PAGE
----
New Russell Group members leave 1994 Group diminished

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The Russell Group, which represents the UK’s elite universities, has today announced the admission of four new institutions, increasing its membership to 24.

The universities of Durham, York, Exeter and Queen Mary (University of London*) are the new members. All were previously members of the 1994 Group, which represents smaller research-intensive universities.

Lancaster University is also a member of the 1994 Group, which has now been depleted to just 15 members.

Speaking to the Times Higher Education Supplement (THE), Russell Group Chair and Vice Chancellor of the University of Leeds Michael Arthur said: “We are delighted to announce that the Russell Group board has invited four more members to join the group, all of whom have accepted.

“Durham, Exeter, Queen Mary and York have demonstrated that – like all other Russell Group members – they excel in research, innovation and education and have a critical mass of research excellence across a wide range of disciplines.”

The THE report cited increasing pressures from developing Higher Education sectors around the world as driving the shift.

“I look forward to working with our new members to make sure the UK remains a global leader in higher education and continues to reap the economic and social benefits that our leading research-intensive universities provide,” said Wendy Piatt, director general of the Russell Group.

Chair of the 1994 Group, Michael Farthing, expressed disappointment at the move but stressed that the 1994 Group continued to support research-intensive institutions.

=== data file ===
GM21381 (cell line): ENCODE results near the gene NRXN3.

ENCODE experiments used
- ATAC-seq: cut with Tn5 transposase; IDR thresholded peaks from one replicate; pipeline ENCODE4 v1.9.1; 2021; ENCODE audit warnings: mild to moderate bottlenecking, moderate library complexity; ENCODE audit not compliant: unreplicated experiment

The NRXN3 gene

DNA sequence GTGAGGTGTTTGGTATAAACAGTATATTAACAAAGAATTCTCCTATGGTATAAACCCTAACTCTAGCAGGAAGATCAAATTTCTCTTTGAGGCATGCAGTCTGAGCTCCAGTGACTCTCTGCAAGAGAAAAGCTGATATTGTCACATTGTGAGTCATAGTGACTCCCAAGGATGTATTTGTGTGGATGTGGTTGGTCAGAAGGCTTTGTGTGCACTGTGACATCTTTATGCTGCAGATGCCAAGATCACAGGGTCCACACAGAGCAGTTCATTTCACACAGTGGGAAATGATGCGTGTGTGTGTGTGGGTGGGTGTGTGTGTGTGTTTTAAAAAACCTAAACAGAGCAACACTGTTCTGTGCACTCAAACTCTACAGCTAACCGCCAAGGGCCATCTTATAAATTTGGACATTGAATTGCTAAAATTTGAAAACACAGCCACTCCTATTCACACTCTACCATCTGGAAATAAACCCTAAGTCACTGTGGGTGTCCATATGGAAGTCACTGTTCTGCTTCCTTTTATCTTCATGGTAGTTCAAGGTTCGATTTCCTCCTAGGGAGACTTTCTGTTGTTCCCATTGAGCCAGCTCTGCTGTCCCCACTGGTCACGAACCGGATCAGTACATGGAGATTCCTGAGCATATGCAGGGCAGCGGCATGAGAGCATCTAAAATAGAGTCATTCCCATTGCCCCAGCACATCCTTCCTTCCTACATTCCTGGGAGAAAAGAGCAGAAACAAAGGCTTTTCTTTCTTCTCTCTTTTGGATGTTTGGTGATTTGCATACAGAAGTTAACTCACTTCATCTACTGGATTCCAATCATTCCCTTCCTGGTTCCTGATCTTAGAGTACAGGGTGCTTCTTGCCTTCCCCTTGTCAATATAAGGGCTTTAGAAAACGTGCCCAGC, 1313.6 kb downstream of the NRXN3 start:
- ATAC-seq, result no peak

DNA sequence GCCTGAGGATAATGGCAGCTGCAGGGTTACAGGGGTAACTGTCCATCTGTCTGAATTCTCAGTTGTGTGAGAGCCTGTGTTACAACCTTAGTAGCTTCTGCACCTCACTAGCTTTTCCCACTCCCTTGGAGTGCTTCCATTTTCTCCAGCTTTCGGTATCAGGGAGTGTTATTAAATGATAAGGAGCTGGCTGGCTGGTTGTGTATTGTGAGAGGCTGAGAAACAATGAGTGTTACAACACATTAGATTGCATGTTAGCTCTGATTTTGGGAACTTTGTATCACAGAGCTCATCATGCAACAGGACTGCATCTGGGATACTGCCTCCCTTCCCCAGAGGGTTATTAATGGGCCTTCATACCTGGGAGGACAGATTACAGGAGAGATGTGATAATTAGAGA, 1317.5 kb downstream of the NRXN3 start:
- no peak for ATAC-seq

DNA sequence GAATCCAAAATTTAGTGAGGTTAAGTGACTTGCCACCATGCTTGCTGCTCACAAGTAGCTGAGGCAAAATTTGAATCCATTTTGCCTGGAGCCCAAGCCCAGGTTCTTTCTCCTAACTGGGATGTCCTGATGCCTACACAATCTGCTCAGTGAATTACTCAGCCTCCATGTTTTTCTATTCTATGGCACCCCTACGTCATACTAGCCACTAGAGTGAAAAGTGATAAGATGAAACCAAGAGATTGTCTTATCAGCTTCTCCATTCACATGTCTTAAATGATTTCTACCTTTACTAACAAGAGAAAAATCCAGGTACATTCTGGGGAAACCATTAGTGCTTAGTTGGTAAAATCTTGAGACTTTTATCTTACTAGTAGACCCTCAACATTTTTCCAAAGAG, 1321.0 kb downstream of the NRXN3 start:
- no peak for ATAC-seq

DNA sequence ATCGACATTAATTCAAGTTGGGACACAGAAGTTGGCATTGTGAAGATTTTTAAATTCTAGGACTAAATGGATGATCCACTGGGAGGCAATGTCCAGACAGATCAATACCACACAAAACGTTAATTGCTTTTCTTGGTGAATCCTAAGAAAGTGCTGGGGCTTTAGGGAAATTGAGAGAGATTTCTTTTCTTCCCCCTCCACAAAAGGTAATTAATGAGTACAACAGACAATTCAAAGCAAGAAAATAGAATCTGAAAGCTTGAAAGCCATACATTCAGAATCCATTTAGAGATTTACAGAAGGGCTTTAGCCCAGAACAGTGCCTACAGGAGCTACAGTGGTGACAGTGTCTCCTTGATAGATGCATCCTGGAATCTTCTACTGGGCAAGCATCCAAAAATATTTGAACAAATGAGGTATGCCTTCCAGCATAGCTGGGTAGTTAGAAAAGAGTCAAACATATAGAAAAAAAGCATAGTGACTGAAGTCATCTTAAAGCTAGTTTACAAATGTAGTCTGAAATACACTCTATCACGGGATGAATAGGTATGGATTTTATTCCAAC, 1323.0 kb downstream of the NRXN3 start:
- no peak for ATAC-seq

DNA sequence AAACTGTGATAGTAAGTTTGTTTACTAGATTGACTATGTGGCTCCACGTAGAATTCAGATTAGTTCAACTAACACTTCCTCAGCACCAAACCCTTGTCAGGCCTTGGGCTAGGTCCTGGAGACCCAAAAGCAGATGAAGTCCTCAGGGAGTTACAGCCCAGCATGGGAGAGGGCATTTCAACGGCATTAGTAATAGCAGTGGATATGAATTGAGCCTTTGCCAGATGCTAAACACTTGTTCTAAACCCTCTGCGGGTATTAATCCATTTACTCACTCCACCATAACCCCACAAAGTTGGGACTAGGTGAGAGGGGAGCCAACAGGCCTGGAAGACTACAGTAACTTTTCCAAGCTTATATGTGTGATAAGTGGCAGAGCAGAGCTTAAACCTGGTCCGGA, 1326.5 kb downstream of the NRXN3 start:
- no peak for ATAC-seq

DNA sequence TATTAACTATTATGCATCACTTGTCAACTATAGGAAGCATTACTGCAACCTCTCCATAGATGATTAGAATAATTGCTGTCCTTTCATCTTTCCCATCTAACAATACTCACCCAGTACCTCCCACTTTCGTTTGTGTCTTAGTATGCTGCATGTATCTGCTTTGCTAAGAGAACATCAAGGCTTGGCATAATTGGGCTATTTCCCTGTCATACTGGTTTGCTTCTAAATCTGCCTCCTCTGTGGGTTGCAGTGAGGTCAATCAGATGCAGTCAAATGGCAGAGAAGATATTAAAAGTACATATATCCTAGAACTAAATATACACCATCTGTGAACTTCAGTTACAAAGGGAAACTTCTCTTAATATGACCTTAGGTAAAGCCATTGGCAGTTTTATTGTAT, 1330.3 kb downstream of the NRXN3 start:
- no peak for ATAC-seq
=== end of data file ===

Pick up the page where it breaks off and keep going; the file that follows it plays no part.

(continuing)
Lancaster Vice Chancellor Professor Mark Smith echoed these sentiments.

In a short statement to SCAN he said: “Lancaster University is a member of the 1994 Group of smaller research intensive universities and we share a belief with the other members that excellent research and teaching go together to provide our students with an outstanding educational experience.”

The Vice Chancellor’s statement does not gesture towards potential consequences for Lancaster of remaining in a diminished 1994 Group following the first expansion of this kind since the Russell Group’s inception in 1994.

Lancaster actually outperforms Durham, Queen Mary, Exeter and York in The Guardian’s university league tables, having climbed significantly in the last three years.

Lancaster also ranks higher than Queen Mary, Exeter and York in the Complete University Guide.

The Russell Group website states that “87 per cent of students are satisfied with the quality of their university course across Russell Group universities, compared with 83 per cent across universities in the UK.”

However, Lancaster also outpaces the national average. In the most recent National Student Survey (NSS), 88 per cent of students reported being ‘satisfied’ with their course at Lancaster.

Responding to the news and its possible effect on the students’ unions of the 1994 Group, Lancaster University Students’ Union (LUSU) President George Gardiner said: “Today comes as a surprise as it is the first shift of its kind and signals a significant change in the [Higher Education] sector.

“It will certainly put pressure on the remaining ’94 unions and this only intensifies the fact [that] Lancaster needs to consider its strategic future.”

UPDATE 13/03/12: Andrew Scheuber, Communications Officer for the Russell Group, clarified that there have in fact been minor expansions to the Russell Group in recent years. King’s College London and Cardiff University joined back in 1998, whilst Queen’s University Belfast were added in 2006.

Asked whether there were any plans for further expansion, Scheuber said: “We have no plans for further changes in the membership.”

 

*Correction. The initial published version of this article mistakenly read ‘Queen Mary (University College London)’. This has been corrected to ‘Queen Mary (University of London).’ Assistant Editor.

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